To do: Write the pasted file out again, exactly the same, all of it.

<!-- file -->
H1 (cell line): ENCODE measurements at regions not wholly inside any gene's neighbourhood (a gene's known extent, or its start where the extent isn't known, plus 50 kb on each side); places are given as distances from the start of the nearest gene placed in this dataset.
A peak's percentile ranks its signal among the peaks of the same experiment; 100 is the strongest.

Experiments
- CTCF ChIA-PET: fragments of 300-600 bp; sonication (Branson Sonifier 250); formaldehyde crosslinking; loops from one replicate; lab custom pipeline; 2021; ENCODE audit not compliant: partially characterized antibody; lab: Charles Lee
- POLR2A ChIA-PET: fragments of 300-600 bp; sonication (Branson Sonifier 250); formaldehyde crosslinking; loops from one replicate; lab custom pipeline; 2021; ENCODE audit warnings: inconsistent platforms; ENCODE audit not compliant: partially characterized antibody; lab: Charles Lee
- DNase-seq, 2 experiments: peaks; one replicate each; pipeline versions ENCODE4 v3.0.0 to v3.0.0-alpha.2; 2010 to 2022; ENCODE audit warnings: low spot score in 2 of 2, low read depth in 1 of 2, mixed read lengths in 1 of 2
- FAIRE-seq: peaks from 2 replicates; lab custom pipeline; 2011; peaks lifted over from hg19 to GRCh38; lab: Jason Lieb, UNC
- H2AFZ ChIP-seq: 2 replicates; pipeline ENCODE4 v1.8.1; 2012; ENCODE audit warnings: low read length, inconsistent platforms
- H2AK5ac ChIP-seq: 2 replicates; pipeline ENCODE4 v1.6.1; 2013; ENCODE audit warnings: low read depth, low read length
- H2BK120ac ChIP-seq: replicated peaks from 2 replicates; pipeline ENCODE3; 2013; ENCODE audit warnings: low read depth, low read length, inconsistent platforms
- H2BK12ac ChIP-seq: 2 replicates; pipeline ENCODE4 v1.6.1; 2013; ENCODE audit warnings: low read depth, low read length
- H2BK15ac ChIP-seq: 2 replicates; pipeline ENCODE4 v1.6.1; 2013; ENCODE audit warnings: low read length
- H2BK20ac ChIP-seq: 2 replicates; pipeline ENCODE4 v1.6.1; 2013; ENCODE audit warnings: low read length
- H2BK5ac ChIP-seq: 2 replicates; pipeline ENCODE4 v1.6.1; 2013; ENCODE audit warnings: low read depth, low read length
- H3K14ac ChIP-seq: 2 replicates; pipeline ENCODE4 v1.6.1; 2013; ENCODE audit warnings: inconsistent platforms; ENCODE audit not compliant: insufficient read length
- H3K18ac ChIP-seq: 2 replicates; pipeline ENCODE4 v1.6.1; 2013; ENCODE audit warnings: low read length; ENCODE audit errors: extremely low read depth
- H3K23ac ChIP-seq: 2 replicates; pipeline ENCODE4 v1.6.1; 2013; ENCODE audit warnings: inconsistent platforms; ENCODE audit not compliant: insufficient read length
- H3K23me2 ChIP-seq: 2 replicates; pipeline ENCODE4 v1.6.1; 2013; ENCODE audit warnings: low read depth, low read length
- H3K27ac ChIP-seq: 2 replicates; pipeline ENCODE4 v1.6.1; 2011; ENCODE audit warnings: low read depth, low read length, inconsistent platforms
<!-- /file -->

H1 (cell line): ENCODE measurements at regions not wholly inside any gene's neighbourhood (a gene's known extent, or its start where the extent isn't known, plus 50 kb on each side); places are given as distances from the start of the nearest gene placed in this dataset.
A peak's percentile ranks its signal among the peaks of the same experiment; 100 is the strongest.

Experiments
- CTCF ChIA-PET: fragments of 300-600 bp; sonication (Branson Sonifier 250); formaldehyde crosslinking; loops from one replicate; lab custom pipeline; 2021; ENCODE audit not compliant: partially characterized antibody; lab: Charles Lee
- POLR2A ChIA-PET: fragments of 300-600 bp; sonication (Branson Sonifier 250); formaldehyde crosslinking; loops from one replicate; lab custom pipeline; 2021; ENCODE audit warnings: inconsistent platforms; ENCODE audit not compliant: partially characterized antibody; lab: Charles Lee
- DNase-seq, 2 experiments: peaks; one replicate each; pipeline versions ENCODE4 v3.0.0 to v3.0.0-alpha.2; 2010 to 2022; ENCODE audit warnings: low spot score in 2 of 2, low read depth in 1 of 2, mixed read lengths in 1 of 2
- FAIRE-seq: peaks from 2 replicates; lab custom pipeline; 2011; peaks lifted over from hg19 to GRCh38; lab: Jason Lieb, UNC
- H2AFZ ChIP-seq: 2 replicates; pipeline ENCODE4 v1.8.1; 2012; ENCODE audit warnings: low read length, inconsistent platforms
- H2AK5ac ChIP-seq: 2 replicates; pipeline ENCODE4 v1.6.1; 2013; ENCODE audit warnings: low read depth, low read length
- H2BK120ac ChIP-seq: replicated peaks from 2 replicates; pipeline ENCODE3; 2013; ENCODE audit warnings: low read depth, low read length, inconsistent platforms
- H2BK12ac ChIP-seq: 2 replicates; pipeline ENCODE4 v1.6.1; 2013; ENCODE audit warnings: low read depth, low read length
- H2BK15ac ChIP-seq: 2 replicates; pipeline ENCODE4 v1.6.1; 2013; ENCODE audit warnings: low read length
- H2BK20ac ChIP-seq: 2 replicates; pipeline ENCODE4 v1.6.1; 2013; ENCODE audit warnings: low read length
- H2BK5ac ChIP-seq: 2 replicates; pipeline ENCODE4 v1.6.1; 2013; ENCODE audit warnings: low read depth, low read length
- H3K14ac ChIP-seq: 2 replicates; pipeline ENCODE4 v1.6.1; 2013; ENCODE audit warnings: inconsistent platforms; ENCODE audit not compliant: insufficient read length
- H3K18ac ChIP-seq: 2 replicates; pipeline ENCODE4 v1.6.1; 2013; ENCODE audit warnings: low read length; ENCODE audit errors: extremely low read depth
- H3K23ac ChIP-seq: 2 replicates; pipeline ENCODE4 v1.6.1; 2013; ENCODE audit warnings: inconsistent platforms; ENCODE audit not compliant: insufficient read length
- H3K23me2 ChIP-seq: 2 replicates; pipeline ENCODE4 v1.6.1; 2013; ENCODE audit warnings: low read depth, low read length
- H3K27ac ChIP-seq: 2 replicates; pipeline ENCODE4 v1.6.1; 2011; ENCODE audit warnings: low read depth, low read length, inconsistent platforms